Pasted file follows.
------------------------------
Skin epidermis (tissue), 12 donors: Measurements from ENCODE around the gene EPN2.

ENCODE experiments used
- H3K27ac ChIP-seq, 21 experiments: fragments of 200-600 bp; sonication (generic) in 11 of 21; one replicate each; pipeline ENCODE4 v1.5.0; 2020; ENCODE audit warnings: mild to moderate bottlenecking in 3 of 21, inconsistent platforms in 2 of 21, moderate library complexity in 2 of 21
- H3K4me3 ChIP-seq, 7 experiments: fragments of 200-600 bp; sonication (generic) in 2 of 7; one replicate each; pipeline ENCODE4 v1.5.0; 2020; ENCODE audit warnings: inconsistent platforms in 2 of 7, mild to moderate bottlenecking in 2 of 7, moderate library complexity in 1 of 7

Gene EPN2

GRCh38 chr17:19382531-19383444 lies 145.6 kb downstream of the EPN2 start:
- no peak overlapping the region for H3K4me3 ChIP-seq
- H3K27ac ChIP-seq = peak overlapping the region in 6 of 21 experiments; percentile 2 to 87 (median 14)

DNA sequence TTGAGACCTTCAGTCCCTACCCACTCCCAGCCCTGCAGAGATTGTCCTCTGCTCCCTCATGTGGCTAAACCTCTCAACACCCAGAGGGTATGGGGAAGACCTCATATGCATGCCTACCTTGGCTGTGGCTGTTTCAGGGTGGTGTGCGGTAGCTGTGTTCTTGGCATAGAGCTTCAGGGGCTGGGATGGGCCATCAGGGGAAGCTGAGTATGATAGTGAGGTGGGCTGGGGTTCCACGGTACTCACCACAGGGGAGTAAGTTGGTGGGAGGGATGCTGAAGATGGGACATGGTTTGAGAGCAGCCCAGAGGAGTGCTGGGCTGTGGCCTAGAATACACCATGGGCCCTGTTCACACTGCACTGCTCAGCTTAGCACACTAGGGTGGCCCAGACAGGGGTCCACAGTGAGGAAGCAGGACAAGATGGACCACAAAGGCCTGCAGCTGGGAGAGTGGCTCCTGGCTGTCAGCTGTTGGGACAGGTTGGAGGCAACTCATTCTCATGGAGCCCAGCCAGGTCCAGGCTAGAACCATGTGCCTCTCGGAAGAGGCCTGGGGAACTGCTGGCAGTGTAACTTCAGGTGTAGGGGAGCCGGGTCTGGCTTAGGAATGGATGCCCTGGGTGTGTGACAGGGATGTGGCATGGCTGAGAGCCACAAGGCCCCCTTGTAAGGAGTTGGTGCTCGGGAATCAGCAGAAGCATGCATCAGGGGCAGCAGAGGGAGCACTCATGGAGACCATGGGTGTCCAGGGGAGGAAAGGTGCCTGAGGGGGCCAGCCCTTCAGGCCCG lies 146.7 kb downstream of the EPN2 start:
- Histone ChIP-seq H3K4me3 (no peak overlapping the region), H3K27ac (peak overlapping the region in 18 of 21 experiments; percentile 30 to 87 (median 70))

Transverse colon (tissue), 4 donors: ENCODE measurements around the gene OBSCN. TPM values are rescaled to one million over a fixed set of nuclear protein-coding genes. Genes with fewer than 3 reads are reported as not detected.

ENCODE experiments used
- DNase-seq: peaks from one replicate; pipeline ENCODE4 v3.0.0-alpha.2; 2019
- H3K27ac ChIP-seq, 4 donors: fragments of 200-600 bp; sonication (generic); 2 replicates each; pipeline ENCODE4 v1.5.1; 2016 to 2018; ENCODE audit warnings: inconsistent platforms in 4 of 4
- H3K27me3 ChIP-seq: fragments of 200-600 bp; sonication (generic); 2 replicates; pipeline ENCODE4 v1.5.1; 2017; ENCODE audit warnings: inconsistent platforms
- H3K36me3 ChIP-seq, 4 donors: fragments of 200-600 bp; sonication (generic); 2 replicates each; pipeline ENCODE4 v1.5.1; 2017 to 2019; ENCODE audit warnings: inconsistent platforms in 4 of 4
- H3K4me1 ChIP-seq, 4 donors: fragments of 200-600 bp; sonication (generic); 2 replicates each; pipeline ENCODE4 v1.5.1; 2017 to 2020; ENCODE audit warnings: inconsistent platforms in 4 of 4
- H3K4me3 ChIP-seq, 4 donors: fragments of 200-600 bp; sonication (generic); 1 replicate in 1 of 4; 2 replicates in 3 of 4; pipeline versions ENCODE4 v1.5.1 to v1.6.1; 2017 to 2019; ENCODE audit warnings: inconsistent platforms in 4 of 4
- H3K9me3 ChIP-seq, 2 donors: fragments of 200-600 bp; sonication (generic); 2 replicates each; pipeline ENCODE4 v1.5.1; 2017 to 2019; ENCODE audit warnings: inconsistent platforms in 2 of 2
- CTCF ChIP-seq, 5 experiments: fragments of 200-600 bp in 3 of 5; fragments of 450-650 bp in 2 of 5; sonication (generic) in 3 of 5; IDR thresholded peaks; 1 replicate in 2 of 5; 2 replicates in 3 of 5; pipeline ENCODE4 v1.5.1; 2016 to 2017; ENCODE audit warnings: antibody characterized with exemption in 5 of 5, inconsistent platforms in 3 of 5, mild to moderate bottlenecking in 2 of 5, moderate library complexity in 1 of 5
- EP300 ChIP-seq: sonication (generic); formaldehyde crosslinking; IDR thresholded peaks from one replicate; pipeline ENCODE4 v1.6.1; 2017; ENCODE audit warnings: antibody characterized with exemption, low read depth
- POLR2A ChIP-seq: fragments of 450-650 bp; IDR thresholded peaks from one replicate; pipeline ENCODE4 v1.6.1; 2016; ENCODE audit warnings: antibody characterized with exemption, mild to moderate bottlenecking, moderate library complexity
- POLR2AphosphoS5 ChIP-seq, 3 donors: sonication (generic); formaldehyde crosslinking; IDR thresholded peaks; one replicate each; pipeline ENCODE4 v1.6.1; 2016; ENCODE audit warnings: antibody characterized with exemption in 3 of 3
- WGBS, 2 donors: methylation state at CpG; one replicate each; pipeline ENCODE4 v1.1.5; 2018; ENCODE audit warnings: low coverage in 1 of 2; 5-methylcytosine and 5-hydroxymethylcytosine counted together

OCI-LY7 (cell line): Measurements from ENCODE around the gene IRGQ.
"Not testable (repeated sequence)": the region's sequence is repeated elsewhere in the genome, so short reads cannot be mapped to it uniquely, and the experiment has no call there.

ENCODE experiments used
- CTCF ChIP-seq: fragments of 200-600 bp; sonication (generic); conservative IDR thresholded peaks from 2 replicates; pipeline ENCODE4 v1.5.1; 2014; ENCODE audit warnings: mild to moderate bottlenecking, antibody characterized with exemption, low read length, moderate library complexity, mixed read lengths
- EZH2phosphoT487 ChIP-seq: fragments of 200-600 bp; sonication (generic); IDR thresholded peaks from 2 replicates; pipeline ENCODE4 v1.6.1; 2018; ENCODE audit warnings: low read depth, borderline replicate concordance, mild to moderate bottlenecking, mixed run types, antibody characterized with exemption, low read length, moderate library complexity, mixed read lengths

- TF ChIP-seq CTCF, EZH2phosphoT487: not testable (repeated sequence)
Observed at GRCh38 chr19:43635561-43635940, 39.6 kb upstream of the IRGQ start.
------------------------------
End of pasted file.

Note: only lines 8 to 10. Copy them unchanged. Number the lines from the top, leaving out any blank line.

- H3K27ac ChIP-seq = peak overlapping the region in 6 of 21 experiments; percentile 2 to 87 (median 14)

DNA sequence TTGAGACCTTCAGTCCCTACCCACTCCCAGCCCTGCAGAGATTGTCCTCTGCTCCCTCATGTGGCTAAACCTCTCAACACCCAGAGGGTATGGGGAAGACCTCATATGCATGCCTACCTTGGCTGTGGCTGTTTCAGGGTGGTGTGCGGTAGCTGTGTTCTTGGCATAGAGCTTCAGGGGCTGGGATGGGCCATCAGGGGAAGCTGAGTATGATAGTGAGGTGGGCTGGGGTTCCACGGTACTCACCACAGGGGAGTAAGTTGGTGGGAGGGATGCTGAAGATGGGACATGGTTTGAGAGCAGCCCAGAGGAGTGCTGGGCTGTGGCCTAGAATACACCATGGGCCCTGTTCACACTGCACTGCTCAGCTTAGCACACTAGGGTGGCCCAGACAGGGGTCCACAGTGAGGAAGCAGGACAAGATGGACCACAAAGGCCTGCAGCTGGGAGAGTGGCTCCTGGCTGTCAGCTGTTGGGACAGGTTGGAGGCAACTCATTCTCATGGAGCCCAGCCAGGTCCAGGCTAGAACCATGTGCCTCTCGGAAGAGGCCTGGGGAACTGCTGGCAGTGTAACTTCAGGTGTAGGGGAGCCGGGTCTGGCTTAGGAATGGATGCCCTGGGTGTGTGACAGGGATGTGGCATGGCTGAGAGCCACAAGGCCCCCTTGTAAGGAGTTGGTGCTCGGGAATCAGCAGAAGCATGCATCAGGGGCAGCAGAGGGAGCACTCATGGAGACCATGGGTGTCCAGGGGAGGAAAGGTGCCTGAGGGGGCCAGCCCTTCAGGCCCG lies 146.7 kb downstream of the EPN2 start:
- Histone ChIP-seq H3K4me3 (no peak overlapping the region), H3K27ac (peak overlapping the region in 18 of 21 experiments; percentile 30 to 87 (median 70))